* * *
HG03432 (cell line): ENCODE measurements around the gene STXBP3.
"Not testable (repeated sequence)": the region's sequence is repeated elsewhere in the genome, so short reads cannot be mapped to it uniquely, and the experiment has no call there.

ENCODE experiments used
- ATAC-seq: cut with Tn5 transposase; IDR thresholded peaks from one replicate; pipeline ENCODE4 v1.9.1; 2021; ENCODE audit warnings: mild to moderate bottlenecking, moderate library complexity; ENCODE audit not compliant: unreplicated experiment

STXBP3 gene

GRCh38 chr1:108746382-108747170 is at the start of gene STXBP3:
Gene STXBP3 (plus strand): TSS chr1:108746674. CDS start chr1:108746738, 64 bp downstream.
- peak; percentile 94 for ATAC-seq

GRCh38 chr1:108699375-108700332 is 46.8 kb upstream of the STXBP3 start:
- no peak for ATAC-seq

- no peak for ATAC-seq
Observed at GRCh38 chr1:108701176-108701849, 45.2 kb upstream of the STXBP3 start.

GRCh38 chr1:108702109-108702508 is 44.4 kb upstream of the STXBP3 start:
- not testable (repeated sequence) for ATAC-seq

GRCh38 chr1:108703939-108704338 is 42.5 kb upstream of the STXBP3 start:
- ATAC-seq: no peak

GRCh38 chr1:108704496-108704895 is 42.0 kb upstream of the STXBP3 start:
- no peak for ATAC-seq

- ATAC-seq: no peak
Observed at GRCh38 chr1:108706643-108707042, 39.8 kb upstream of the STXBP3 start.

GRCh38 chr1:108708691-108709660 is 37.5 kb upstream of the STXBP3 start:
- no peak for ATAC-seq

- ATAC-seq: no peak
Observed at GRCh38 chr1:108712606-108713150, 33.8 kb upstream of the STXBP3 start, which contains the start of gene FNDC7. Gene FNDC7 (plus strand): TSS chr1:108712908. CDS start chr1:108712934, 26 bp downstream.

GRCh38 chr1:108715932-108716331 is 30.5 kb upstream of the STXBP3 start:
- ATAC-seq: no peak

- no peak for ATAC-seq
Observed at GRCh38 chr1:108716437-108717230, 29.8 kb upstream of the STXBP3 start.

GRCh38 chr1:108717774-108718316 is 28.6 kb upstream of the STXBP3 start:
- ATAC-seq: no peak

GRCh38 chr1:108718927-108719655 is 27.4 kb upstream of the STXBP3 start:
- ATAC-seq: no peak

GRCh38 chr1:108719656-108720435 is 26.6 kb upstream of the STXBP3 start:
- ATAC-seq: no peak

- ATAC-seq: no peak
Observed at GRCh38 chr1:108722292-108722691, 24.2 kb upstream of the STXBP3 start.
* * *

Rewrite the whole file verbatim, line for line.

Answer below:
HG03432 (cell line): ENCODE measurements around the gene STXBP3.
"Not testable (repeated sequence)": the region's sequence is repeated elsewhere in the genome, so short reads cannot be mapped to it uniquely, and the experiment has no call there.

ENCODE experiments used
- ATAC-seq: cut with Tn5 transposase; IDR thresholded peaks from one replicate; pipeline ENCODE4 v1.9.1; 2021; ENCODE audit warnings: mild to moderate bottlenecking, moderate library complexity; ENCODE audit not compliant: unreplicated experiment

STXBP3 gene

GRCh38 chr1:108746382-108747170 is at the start of gene STXBP3:
Gene STXBP3 (plus strand): TSS chr1:108746674. CDS start chr1:108746738, 64 bp downstream.
- peak; percentile 94 for ATAC-seq

GRCh38 chr1:108699375-108700332 is 46.8 kb upstream of the STXBP3 start:
- no peak for ATAC-seq

- no peak for ATAC-seq
Observed at GRCh38 chr1:108701176-108701849, 45.2 kb upstream of the STXBP3 start.

GRCh38 chr1:108702109-108702508 is 44.4 kb upstream of the STXBP3 start:
- not testable (repeated sequence) for ATAC-seq

GRCh38 chr1:108703939-108704338 is 42.5 kb upstream of the STXBP3 start:
- ATAC-seq: no peak

GRCh38 chr1:108704496-108704895 is 42.0 kb upstream of the STXBP3 start:
- no peak for ATAC-seq

- ATAC-seq: no peak
Observed at GRCh38 chr1:108706643-108707042, 39.8 kb upstream of the STXBP3 start.

GRCh38 chr1:108708691-108709660 is 37.5 kb upstream of the STXBP3 start:
- no peak for ATAC-seq

- ATAC-seq: no peak
Observed at GRCh38 chr1:108712606-108713150, 33.8 kb upstream of the STXBP3 start, which contains the start of gene FNDC7. Gene FNDC7 (plus strand): TSS chr1:108712908. CDS start chr1:108712934, 26 bp downstream.

GRCh38 chr1:108715932-108716331 is 30.5 kb upstream of the STXBP3 start:
- ATAC-seq: no peak

- no peak for ATAC-seq
Observed at GRCh38 chr1:108716437-108717230, 29.8 kb upstream of the STXBP3 start.

GRCh38 chr1:108717774-108718316 is 28.6 kb upstream of the STXBP3 start:
- ATAC-seq: no peak

GRCh38 chr1:108718927-108719655 is 27.4 kb upstream of the STXBP3 start:
- ATAC-seq: no peak

GRCh38 chr1:108719656-108720435 is 26.6 kb upstream of the STXBP3 start:
- ATAC-seq: no peak

- ATAC-seq: no peak
Observed at GRCh38 chr1:108722292-108722691, 24.2 kb upstream of the STXBP3 start.